Historical Polish Beer Resource

In recent posts I have referenced Polish and other East European websites and blogs that contain labels, historical reprints, bottles, commentary, and more – a great deal of useful information on the brewing past of these regions.

A further resource is the blog of Lukasz Czajka, based in Poland. According to his site, he started by collecting miniature bottles of liquors but has extended his ambit to a broad range of alcohol drinks and subjects.

He covers many aspects, modern and past, of vodka, whisky, other spirits, liqueurs, wines, beer, and some non-alcohol drinks.

He has provided an excellent service to beer historical studies by his postings in that area. Many are listed on this page, but others may be found by searching through the site.

I enjoyed the Drozdowo brewing items, referring to the brewery founded in 1862 by Franciszek Lutosławski, an estate owner of noble birth.* Drozdowo was (is) near Lomza, in the north-east.

The brewery is seen at this source: Museum of Nature – Lutosławski Manor in Drozdowo), likely after enlargement in the late 1870s.

An image in Polska-Org., which compiles historical images of Poland, shows the elegant lines of the brewery as it likely appeared on completion in 1862.

Lukasz Czajka posted two historical articles describing the brewery and its beers, from 1880 and 1909.

He also posted an 1874 analysis of the brewery’s March beer, a specialty for which it was famous, sold in a triangular, “Russian” bottle. The data is set out in a table analyzing 21 Polish beers. Most are Bavarian-type, showing the prominence the style had achieved in Poland.

There are other styles (no porter though) including the March beer of Lutoslawski. Most beers, like that one, were from the Polish heartland – the Congress as it was known during the Russian Empire. One was from Galicia, which I may revisit.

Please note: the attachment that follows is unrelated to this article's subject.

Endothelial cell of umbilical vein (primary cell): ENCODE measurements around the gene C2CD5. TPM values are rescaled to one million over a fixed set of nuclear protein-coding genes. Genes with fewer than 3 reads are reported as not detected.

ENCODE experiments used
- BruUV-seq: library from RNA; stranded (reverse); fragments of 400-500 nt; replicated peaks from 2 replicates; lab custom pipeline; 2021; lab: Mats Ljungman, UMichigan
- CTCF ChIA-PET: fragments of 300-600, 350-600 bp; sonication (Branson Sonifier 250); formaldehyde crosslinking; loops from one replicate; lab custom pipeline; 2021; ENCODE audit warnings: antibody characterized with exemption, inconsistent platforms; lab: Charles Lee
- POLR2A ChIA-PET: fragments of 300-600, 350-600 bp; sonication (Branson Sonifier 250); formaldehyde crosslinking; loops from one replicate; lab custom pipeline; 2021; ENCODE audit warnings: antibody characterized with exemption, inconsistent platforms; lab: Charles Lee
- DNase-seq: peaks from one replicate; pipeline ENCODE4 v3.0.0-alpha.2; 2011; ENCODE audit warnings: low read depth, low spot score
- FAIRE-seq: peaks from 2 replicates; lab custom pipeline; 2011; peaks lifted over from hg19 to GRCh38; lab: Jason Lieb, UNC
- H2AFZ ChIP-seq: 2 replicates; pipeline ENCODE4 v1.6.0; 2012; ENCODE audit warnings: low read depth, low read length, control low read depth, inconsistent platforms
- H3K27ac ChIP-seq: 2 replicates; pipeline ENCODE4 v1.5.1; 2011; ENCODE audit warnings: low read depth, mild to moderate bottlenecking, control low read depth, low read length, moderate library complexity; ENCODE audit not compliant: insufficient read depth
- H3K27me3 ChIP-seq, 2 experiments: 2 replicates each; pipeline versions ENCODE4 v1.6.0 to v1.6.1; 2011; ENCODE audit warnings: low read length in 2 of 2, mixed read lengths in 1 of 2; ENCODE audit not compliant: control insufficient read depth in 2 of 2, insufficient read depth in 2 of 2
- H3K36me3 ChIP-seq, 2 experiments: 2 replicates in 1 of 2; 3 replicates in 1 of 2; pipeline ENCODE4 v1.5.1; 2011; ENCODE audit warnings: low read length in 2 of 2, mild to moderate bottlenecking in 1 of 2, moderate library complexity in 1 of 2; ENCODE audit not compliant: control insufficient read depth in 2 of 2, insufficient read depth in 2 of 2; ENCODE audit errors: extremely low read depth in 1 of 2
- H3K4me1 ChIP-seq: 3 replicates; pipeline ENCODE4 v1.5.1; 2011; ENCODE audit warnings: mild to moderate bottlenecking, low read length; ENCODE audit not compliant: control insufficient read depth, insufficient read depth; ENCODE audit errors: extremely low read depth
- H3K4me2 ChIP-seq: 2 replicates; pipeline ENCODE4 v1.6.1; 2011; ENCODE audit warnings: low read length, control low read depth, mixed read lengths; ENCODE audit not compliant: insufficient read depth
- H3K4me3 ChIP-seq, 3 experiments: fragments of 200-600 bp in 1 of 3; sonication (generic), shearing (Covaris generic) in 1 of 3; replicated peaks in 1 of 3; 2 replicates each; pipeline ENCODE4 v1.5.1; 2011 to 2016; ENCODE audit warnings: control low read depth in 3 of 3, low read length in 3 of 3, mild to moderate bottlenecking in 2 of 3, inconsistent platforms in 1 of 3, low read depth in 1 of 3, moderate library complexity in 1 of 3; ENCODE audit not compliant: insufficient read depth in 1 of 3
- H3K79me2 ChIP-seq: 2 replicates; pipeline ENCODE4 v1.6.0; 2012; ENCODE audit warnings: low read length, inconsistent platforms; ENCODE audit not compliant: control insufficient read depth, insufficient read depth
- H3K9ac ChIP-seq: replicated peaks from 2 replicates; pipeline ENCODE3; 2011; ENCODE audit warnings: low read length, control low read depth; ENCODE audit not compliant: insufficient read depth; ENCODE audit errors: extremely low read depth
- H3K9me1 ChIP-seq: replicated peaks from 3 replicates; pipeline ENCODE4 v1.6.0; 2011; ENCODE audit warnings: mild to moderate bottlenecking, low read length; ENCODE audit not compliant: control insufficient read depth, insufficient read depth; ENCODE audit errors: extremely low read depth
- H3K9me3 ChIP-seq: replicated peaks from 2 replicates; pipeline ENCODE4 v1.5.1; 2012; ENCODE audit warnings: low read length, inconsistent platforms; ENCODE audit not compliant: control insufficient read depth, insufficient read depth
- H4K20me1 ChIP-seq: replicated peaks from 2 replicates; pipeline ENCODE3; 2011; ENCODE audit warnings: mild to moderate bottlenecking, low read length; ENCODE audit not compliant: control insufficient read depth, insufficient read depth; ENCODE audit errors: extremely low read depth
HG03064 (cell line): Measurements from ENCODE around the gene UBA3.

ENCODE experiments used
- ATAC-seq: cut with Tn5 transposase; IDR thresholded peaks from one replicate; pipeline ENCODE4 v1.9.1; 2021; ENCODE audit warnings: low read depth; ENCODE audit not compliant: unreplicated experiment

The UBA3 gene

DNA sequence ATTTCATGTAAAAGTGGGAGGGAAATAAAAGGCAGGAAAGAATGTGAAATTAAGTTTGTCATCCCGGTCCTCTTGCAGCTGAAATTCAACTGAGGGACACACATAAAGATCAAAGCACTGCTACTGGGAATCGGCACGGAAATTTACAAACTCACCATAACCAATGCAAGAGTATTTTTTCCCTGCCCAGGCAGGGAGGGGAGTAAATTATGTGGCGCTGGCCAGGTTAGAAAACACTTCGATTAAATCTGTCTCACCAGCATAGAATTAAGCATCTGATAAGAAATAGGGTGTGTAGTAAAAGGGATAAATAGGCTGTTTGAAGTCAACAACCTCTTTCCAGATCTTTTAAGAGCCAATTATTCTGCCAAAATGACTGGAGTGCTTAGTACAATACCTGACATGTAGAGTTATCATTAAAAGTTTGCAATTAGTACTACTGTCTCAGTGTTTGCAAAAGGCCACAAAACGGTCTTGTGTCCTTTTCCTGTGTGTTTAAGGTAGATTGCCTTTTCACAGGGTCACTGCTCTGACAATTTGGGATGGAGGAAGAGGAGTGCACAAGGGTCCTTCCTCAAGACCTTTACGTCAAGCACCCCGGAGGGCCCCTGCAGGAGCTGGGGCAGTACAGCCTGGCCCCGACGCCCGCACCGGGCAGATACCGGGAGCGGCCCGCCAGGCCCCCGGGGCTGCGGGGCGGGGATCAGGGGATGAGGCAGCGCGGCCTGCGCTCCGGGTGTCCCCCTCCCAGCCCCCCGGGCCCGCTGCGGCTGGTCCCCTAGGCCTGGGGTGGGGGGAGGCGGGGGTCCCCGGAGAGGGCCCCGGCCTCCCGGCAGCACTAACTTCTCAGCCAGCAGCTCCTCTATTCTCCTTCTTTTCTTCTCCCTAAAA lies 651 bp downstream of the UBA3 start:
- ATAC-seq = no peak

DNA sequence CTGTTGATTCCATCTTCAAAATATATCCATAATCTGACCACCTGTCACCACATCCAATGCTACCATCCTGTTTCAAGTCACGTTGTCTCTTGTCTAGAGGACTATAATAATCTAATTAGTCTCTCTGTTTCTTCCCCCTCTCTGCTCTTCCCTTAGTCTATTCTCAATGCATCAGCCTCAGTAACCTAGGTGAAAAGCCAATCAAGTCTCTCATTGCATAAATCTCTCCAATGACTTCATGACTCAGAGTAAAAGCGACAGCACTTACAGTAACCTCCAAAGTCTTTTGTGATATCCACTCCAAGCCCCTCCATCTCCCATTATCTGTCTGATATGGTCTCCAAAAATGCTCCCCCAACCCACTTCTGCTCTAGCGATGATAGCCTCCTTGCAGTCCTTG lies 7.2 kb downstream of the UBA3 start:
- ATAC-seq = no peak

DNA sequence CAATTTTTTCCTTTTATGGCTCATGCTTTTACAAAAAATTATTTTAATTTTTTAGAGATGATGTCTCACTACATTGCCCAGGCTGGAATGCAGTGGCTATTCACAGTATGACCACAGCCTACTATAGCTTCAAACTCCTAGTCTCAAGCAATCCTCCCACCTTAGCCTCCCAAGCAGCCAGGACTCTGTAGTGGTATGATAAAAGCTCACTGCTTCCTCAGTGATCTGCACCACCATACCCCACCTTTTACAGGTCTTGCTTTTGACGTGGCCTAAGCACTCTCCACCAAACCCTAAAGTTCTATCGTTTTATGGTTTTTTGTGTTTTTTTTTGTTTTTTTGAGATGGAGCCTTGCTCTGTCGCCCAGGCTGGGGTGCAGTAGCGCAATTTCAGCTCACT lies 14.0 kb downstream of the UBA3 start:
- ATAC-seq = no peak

The Lutoslawski March beer was 7.6% abv. From the extract percentage stated, I get FG of 1.036 and OG of 1.095, a rich beer indeed. Many beers in the table had a rich character, the pilsener did clearly.

The taste note states the beer was not too bitter and had just a touch of tar – likely a reference to pitched casks used on the Continent then.

The two articles establish clearly the March beer was top-fermented. It was said to keep well, a sample proved sound at four years of age. The March beer was compared to English ale for quality, no surprise at this point.

(Again, I’d have to think Zywiec’s 1890s-era March ale, discussed in my earlier posts, was similar in character).

In a website devoted to Lomza’s past, Henryk Sierzputowski posted in 2009 a compact history of the Lutoslawski brewery. Sadly it declined in the wake of WW I. An attempt was made to revive brewing –  on the same site –  in the early 1990s but it didn’t succeed.

In its heyday the brewery made an assortment of brews, including an Extra Imperial Stout. See the fine display in Polish Beer Labels (look under “Drozdowo”).

Returning to Czajka’s pages, I also enjoyed reading

  • an article on the history of English beer and brewing in Poland by Marian Kiwerski, based on a presentation he gave in 1936 to a technicians’ gathering
  • 1931 article on the operations of a “warehouse”, or distributor’s facility. The firm, A. Domanski, carried five beers: a Grodziskie, Barclay Perkins’ porter, Pschorr from Munich, Anstadt from Lodz, and Czech Pilsener. Each was stored for varying periods and temperatures in a dedicated warehouse
  • 1931 article on Grodziskie beer, with excellent historical detail. Eg. while in 1931 the beer was 100% smoked wheat malt, in earlier times it could be made from a blend of barley and wheat malts, and even just barley malt, when wheat was short. It was 1.7% abv in the 1930s
  • an article from 1937 on a Shanghai cocktail bar

There are good images throughout that enhance the text.

Marian Kiwerski, who was a professional engineer, authored a book on world and Polish beer history. It was based on articles in an interwar brewers’ trade journal.

A digital version can be obtained from Lukasz Czajka for a reasonable price. Details in the first link above.


*The distinguished 20th century Polish composer Witold Lutoslawski was a direct descendant.



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